The Piping plover, scientifically known as Charadrius melodus, is a small shorebird which is sparrow-sized. Its name is due to the plaintive bell-like whistle which can be heard when this bird is around. There are two subspecies of this bird identified till now, the eastern Atlantic coast population (scientifically called as Charadrius melodus melodus) and the mid-west Great plain population (scientific name Charadrius melodus circumcinctus). They can be seen on sandy beaches on the coast and in dry, sandy areas in land. These birds breed on beaches on the Atlantic coast and the shores of many Great lakes. They are found using start and stop walking method.
The Piping plover is a tiny bird ranging from 17-18 cm in length. It has a wingspan of 18-19 cm and an adult plover weighs around only 43-45 grams. It often blends quite well enough with the sandy beaches due to its body color. If the birds body is split horizontally into lower and upper part respectively; then lower half is white in color and upper part is gray, which helps it to mix with the peripheral environment. The legs become yellowish orange in color with maturity. There are black band like coloration in between both the eyes and around the neck. The bill is orange having a black colored tip. The diet consists of insects, marine worms, crustaceans and mollusks.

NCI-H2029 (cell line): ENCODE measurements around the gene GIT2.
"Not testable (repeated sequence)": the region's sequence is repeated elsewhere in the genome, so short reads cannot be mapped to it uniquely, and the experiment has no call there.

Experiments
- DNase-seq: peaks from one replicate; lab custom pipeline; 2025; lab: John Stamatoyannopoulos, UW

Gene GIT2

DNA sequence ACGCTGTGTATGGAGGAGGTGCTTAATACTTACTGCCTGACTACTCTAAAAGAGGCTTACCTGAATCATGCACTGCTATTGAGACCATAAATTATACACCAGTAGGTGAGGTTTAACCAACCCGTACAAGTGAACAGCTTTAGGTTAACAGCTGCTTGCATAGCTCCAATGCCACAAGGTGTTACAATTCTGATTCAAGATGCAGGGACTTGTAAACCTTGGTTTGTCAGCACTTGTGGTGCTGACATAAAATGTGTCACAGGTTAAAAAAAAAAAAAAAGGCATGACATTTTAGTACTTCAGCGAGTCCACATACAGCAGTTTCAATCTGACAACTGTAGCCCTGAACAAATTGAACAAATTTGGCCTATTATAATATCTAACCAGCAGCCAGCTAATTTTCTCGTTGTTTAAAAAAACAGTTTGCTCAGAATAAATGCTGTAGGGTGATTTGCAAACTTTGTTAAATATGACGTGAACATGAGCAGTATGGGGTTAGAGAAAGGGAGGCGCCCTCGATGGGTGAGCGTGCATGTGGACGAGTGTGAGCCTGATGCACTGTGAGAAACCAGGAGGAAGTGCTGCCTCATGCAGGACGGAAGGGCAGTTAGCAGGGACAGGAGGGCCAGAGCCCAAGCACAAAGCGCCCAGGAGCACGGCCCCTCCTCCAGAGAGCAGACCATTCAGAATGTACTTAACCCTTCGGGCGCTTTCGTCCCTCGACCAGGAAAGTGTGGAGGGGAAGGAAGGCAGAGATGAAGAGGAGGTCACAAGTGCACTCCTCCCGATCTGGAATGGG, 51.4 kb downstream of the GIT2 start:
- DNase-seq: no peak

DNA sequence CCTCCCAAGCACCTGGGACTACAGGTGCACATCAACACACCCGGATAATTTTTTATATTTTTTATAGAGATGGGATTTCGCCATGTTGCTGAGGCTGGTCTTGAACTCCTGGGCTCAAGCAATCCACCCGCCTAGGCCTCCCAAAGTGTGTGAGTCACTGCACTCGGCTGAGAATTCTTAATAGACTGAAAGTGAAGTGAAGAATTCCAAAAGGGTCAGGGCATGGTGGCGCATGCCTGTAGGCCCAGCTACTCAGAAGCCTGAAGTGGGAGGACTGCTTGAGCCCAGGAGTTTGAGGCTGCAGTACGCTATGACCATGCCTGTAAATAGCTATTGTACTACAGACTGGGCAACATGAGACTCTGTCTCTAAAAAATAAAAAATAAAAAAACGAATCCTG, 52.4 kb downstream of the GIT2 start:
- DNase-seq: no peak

The present population of the Piping plover is estimated to be around 6,410 (only the Atlantic coast subspecies counted about 3,350). Although there is marked increment in the population of this bird since 1991, the Committee on the Status of Endangered Wildlife in Canada has listed this species under the Species at Risk act. It is also listed as endangered in many states like Indiana, Michigan, Minnesota, Nebraska, New York, New Jersey, Ohio, and Wisconsin. Regional declination in numbers may include several factors including human disturbance, loss of habitat, and predation.